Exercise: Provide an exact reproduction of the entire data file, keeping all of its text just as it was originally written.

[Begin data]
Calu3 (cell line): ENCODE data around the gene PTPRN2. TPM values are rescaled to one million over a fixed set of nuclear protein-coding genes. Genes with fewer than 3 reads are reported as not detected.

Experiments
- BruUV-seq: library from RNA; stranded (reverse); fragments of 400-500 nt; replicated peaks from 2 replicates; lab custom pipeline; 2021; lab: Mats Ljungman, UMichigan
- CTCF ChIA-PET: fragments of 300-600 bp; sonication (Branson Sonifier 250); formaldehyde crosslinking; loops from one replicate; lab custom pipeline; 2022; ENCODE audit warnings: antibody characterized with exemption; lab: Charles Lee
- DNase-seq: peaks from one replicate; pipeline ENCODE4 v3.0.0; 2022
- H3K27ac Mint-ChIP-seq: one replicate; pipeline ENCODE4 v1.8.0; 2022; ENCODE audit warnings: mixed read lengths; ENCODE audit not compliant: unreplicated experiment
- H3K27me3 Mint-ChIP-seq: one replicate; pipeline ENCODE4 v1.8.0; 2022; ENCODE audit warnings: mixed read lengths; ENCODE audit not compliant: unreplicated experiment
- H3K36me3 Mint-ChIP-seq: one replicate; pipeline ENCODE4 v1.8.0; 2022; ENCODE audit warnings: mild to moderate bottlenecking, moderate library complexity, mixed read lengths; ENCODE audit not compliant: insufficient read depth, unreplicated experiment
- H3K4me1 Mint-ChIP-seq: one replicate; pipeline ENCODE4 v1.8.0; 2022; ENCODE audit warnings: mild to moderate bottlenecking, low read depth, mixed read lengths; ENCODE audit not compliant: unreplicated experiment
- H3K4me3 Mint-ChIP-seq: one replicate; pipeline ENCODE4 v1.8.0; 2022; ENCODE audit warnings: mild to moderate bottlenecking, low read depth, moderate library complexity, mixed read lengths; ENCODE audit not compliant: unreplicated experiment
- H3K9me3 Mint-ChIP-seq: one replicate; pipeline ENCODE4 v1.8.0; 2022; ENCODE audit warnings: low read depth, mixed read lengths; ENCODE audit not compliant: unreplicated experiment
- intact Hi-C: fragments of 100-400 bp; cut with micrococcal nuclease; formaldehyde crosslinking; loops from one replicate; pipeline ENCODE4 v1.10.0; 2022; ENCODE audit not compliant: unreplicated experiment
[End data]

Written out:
Calu3 (cell line): ENCODE data around the gene PTPRN2. TPM values are rescaled to one million over a fixed set of nuclear protein-coding genes. Genes with fewer than 3 reads are reported as not detected.

Experiments
- BruUV-seq: library from RNA; stranded (reverse); fragments of 400-500 nt; replicated peaks from 2 replicates; lab custom pipeline; 2021; lab: Mats Ljungman, UMichigan
- CTCF ChIA-PET: fragments of 300-600 bp; sonication (Branson Sonifier 250); formaldehyde crosslinking; loops from one replicate; lab custom pipeline; 2022; ENCODE audit warnings: antibody characterized with exemption; lab: Charles Lee
- DNase-seq: peaks from one replicate; pipeline ENCODE4 v3.0.0; 2022
- H3K27ac Mint-ChIP-seq: one replicate; pipeline ENCODE4 v1.8.0; 2022; ENCODE audit warnings: mixed read lengths; ENCODE audit not compliant: unreplicated experiment
- H3K27me3 Mint-ChIP-seq: one replicate; pipeline ENCODE4 v1.8.0; 2022; ENCODE audit warnings: mixed read lengths; ENCODE audit not compliant: unreplicated experiment
- H3K36me3 Mint-ChIP-seq: one replicate; pipeline ENCODE4 v1.8.0; 2022; ENCODE audit warnings: mild to moderate bottlenecking, moderate library complexity, mixed read lengths; ENCODE audit not compliant: insufficient read depth, unreplicated experiment
- H3K4me1 Mint-ChIP-seq: one replicate; pipeline ENCODE4 v1.8.0; 2022; ENCODE audit warnings: mild to moderate bottlenecking, low read depth, mixed read lengths; ENCODE audit not compliant: unreplicated experiment
- H3K4me3 Mint-ChIP-seq: one replicate; pipeline ENCODE4 v1.8.0; 2022; ENCODE audit warnings: mild to moderate bottlenecking, low read depth, moderate library complexity, mixed read lengths; ENCODE audit not compliant: unreplicated experiment
- H3K9me3 Mint-ChIP-seq: one replicate; pipeline ENCODE4 v1.8.0; 2022; ENCODE audit warnings: low read depth, mixed read lengths; ENCODE audit not compliant: unreplicated experiment
- intact Hi-C: fragments of 100-400 bp; cut with micrococcal nuclease; formaldehyde crosslinking; loops from one replicate; pipeline ENCODE4 v1.10.0; 2022; ENCODE audit not compliant: unreplicated experiment